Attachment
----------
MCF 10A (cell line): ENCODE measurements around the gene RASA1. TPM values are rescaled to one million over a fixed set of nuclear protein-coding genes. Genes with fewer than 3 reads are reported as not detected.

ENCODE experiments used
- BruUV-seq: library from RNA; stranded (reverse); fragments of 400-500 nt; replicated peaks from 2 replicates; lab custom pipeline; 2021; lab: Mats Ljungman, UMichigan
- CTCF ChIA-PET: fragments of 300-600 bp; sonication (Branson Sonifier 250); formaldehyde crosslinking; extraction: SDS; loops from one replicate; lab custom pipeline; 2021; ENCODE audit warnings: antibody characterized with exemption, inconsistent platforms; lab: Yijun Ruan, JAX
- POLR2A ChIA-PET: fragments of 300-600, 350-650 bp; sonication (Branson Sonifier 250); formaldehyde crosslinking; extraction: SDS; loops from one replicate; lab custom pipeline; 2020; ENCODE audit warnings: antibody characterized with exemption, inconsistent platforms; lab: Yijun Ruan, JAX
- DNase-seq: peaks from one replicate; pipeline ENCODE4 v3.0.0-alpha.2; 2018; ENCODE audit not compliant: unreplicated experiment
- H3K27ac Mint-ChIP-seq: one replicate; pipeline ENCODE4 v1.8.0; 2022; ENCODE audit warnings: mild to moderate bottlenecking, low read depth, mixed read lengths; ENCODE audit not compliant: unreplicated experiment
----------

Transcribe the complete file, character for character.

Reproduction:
MCF 10A (cell line): ENCODE measurements around the gene RASA1. TPM values are rescaled to one million over a fixed set of nuclear protein-coding genes. Genes with fewer than 3 reads are reported as not detected.

ENCODE experiments used
- BruUV-seq: library from RNA; stranded (reverse); fragments of 400-500 nt; replicated peaks from 2 replicates; lab custom pipeline; 2021; lab: Mats Ljungman, UMichigan
- CTCF ChIA-PET: fragments of 300-600 bp; sonication (Branson Sonifier 250); formaldehyde crosslinking; extraction: SDS; loops from one replicate; lab custom pipeline; 2021; ENCODE audit warnings: antibody characterized with exemption, inconsistent platforms; lab: Yijun Ruan, JAX
- POLR2A ChIA-PET: fragments of 300-600, 350-650 bp; sonication (Branson Sonifier 250); formaldehyde crosslinking; extraction: SDS; loops from one replicate; lab custom pipeline; 2020; ENCODE audit warnings: antibody characterized with exemption, inconsistent platforms; lab: Yijun Ruan, JAX
- DNase-seq: peaks from one replicate; pipeline ENCODE4 v3.0.0-alpha.2; 2018; ENCODE audit not compliant: unreplicated experiment
- H3K27ac Mint-ChIP-seq: one replicate; pipeline ENCODE4 v1.8.0; 2022; ENCODE audit warnings: mild to moderate bottlenecking, low read depth, mixed read lengths; ENCODE audit not compliant: unreplicated experiment